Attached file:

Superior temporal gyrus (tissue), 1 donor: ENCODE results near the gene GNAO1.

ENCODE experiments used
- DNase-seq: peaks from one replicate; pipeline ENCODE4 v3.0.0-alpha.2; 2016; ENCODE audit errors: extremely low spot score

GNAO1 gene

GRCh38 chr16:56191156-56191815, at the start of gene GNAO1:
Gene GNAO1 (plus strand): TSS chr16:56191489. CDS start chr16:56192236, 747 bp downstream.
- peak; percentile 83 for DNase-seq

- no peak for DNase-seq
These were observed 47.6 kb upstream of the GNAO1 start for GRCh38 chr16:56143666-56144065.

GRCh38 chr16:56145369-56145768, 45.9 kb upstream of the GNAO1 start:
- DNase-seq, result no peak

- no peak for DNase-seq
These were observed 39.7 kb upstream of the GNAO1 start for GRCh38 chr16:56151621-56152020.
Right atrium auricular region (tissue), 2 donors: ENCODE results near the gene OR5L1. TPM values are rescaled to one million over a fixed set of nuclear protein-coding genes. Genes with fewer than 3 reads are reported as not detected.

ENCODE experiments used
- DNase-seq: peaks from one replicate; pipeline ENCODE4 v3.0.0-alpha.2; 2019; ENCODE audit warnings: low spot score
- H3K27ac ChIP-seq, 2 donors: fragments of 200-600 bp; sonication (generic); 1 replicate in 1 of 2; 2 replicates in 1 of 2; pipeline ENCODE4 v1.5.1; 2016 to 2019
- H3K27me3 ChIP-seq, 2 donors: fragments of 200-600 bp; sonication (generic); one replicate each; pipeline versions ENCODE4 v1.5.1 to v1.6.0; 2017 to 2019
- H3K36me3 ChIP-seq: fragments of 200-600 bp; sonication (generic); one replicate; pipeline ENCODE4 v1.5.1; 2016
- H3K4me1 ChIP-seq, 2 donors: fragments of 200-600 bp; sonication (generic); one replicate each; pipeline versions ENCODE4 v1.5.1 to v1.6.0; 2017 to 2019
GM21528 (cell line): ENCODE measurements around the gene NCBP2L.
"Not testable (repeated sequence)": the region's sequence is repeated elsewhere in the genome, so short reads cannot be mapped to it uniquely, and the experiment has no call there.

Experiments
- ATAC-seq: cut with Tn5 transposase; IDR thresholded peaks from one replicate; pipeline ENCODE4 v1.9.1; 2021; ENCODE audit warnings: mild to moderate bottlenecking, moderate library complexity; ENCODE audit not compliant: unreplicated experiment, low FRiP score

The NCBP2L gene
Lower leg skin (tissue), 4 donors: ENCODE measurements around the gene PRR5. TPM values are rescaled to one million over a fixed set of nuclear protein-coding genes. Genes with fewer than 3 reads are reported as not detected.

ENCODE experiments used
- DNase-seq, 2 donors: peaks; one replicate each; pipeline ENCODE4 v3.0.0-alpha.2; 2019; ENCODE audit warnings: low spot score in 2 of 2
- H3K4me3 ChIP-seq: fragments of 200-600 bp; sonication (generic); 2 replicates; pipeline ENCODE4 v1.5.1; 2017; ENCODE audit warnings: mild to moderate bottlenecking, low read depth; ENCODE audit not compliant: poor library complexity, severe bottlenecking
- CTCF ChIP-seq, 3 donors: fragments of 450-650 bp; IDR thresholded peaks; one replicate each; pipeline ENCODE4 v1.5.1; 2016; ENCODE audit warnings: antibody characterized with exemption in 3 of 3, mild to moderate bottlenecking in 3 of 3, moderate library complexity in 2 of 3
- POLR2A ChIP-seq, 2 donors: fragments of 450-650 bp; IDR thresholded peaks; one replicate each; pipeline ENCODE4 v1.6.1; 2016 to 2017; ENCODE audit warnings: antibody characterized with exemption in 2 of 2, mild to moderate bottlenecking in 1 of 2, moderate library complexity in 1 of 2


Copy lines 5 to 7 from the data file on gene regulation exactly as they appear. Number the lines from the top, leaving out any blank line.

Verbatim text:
GRCh38 chr16:56191156-56191815, at the start of gene GNAO1:
Gene GNAO1 (plus strand): TSS chr16:56191489. CDS start chr16:56192236, 747 bp downstream.
- peak; percentile 83 for DNase-seq